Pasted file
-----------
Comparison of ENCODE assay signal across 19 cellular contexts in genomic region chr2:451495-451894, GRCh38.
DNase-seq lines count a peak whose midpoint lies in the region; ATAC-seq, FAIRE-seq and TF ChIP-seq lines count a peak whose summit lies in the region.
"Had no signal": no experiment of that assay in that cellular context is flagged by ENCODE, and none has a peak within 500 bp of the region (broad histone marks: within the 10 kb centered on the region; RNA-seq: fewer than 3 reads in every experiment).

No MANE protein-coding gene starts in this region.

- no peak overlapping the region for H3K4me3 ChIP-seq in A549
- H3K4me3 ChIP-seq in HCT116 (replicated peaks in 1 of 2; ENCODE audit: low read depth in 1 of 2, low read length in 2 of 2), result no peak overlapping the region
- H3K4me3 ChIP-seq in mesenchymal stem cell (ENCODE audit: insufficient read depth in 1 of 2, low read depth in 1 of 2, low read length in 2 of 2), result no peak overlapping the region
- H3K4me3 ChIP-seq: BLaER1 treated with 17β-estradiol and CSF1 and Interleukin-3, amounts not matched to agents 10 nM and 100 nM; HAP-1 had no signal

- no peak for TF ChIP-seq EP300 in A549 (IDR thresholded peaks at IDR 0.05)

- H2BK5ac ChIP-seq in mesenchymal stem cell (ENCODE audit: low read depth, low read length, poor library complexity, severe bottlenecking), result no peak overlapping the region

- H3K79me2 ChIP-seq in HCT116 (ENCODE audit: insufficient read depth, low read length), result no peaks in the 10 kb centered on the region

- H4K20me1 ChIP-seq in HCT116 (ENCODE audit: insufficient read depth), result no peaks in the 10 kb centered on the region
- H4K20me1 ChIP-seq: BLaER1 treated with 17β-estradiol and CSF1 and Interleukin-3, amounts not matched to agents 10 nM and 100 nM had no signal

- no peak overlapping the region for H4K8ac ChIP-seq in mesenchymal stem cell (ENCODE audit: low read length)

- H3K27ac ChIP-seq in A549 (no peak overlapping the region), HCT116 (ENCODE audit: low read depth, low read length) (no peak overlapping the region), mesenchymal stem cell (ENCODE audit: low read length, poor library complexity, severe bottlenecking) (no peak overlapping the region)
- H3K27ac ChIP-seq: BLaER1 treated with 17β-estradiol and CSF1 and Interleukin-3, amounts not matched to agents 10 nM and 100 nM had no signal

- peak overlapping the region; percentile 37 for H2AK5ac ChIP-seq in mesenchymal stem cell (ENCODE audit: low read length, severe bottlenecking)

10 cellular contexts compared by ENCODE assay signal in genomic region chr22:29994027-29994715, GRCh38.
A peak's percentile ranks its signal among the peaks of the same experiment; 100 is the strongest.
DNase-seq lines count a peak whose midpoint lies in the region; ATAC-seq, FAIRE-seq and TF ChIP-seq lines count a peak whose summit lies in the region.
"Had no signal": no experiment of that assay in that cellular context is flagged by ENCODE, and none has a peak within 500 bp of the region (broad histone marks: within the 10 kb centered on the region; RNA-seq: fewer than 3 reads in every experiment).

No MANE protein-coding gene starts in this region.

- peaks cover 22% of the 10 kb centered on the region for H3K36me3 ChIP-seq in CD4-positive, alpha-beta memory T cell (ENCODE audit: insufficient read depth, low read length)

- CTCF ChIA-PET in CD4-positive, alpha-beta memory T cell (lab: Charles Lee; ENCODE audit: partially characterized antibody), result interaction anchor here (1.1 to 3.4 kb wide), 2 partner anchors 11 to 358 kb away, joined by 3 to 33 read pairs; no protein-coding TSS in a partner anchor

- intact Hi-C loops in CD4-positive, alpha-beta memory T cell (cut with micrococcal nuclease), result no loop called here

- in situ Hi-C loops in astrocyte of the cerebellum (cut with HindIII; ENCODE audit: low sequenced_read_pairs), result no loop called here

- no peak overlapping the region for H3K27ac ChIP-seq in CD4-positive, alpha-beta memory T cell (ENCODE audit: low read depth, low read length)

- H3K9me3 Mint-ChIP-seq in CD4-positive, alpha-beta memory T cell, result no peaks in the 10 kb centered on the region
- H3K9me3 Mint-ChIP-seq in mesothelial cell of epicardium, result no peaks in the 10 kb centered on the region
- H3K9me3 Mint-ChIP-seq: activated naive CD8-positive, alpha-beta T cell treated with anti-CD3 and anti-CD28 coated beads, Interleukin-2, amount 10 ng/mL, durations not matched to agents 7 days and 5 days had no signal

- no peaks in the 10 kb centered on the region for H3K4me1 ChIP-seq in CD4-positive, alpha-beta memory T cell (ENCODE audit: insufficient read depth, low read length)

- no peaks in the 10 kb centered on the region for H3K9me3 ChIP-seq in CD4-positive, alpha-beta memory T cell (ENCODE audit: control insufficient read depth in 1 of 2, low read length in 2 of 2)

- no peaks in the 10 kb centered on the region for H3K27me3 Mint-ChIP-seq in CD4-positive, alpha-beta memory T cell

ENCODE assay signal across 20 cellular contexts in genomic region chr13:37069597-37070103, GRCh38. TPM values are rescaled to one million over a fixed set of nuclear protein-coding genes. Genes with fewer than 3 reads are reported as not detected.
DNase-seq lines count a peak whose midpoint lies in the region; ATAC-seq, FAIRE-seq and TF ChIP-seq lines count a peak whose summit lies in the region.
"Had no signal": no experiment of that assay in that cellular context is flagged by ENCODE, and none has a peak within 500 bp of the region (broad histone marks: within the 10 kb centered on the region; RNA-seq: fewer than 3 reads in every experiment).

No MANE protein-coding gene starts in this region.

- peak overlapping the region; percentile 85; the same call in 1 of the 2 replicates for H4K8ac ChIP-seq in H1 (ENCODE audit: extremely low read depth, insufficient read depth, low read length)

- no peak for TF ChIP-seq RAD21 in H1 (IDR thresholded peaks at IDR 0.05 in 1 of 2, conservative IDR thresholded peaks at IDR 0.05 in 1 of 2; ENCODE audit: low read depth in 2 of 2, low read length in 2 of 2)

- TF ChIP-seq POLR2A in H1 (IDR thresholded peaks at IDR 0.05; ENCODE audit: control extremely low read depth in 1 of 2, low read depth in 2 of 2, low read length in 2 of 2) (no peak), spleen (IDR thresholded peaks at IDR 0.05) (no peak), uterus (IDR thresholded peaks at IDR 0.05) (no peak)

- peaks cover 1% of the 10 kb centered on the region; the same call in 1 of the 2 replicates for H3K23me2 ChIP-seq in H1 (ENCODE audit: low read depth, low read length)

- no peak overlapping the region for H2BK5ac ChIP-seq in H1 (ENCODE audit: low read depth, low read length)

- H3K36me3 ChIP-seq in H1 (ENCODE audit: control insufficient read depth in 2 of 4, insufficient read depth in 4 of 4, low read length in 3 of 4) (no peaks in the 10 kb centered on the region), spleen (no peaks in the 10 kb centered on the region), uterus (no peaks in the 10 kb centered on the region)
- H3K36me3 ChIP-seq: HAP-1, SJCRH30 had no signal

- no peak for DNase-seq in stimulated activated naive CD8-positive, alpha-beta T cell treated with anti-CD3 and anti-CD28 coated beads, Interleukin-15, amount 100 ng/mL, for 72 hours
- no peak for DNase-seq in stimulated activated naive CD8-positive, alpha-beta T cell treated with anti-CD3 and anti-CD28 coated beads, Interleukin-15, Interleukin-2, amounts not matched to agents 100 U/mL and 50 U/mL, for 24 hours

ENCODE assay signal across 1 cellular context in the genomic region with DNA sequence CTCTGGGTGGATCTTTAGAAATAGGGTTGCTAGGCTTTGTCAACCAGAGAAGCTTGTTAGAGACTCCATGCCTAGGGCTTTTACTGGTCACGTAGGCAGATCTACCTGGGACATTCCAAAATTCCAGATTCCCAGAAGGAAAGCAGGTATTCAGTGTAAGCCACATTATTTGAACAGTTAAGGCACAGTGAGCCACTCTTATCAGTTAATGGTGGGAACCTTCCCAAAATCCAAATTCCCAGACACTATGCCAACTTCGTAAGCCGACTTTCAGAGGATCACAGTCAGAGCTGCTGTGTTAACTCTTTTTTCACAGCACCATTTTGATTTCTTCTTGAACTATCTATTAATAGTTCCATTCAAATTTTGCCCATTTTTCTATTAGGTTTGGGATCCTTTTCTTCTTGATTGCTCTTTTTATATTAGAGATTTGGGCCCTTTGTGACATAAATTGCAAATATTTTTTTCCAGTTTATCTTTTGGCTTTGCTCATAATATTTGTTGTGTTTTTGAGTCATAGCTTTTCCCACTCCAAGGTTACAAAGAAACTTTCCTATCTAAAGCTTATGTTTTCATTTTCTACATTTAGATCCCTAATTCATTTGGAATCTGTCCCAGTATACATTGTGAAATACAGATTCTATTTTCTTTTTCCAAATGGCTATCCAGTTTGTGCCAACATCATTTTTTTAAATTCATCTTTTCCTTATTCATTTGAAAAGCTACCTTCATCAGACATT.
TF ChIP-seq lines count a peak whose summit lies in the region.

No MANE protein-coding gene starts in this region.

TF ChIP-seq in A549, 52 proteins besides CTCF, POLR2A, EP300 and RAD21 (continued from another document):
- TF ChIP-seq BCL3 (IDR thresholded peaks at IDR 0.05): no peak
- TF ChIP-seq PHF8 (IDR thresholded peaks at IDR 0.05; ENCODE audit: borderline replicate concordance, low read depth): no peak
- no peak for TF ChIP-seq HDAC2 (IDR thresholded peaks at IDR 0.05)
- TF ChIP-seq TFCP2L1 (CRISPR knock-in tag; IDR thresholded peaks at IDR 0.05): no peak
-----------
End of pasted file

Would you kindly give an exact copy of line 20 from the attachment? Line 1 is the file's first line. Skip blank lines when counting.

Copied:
DNase-seq lines count a peak whose midpoint lies in the region; ATAC-seq, FAIRE-seq and TF ChIP-seq lines count a peak whose summit lies in the region.